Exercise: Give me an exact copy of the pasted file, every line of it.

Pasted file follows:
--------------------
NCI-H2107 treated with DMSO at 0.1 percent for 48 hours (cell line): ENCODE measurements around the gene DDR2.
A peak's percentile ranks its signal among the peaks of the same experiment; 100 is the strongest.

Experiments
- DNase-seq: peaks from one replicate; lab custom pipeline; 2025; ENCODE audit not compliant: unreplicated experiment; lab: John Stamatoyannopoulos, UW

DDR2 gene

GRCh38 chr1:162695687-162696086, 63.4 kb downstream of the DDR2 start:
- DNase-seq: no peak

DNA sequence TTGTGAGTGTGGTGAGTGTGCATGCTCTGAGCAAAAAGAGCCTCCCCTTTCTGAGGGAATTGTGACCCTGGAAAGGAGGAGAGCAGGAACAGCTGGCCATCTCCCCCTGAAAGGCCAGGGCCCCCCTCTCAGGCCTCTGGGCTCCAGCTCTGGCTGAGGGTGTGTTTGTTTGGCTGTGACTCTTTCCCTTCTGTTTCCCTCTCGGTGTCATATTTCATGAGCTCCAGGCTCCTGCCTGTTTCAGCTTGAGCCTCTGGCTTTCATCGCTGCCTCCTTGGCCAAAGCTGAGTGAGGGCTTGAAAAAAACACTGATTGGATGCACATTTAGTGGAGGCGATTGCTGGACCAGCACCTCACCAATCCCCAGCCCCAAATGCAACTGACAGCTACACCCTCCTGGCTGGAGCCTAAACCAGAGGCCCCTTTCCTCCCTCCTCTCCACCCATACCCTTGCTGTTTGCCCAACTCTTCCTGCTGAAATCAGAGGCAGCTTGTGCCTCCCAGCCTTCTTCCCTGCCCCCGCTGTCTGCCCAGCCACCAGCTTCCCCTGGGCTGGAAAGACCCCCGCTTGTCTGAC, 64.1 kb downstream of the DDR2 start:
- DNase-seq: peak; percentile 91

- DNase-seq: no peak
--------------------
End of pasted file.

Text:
NCI-H2107 treated with DMSO at 0.1 percent for 48 hours (cell line): ENCODE measurements around the gene DDR2.
A peak's percentile ranks its signal among the peaks of the same experiment; 100 is the strongest.

Experiments
- DNase-seq: peaks from one replicate; lab custom pipeline; 2025; ENCODE audit not compliant: unreplicated experiment; lab: John Stamatoyannopoulos, UW

DDR2 gene

GRCh38 chr1:162695687-162696086, 63.4 kb downstream of the DDR2 start:
- DNase-seq: no peak

DNA sequence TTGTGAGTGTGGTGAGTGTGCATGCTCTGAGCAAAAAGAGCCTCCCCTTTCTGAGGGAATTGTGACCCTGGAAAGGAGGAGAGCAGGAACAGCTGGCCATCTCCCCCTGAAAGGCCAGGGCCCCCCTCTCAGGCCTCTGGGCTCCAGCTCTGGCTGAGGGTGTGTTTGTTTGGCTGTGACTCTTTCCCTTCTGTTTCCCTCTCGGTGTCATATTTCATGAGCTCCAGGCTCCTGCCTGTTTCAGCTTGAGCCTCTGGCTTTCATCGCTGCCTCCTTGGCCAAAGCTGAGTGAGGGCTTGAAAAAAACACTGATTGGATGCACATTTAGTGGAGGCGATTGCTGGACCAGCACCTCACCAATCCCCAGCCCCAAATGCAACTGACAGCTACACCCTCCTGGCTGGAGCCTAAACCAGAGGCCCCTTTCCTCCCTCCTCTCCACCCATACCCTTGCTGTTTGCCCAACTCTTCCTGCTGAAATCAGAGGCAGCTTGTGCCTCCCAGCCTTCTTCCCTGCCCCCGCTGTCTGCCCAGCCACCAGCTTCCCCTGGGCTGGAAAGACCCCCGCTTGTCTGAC, 64.1 kb downstream of the DDR2 start:
- DNase-seq: peak; percentile 91

- DNase-seq: no peak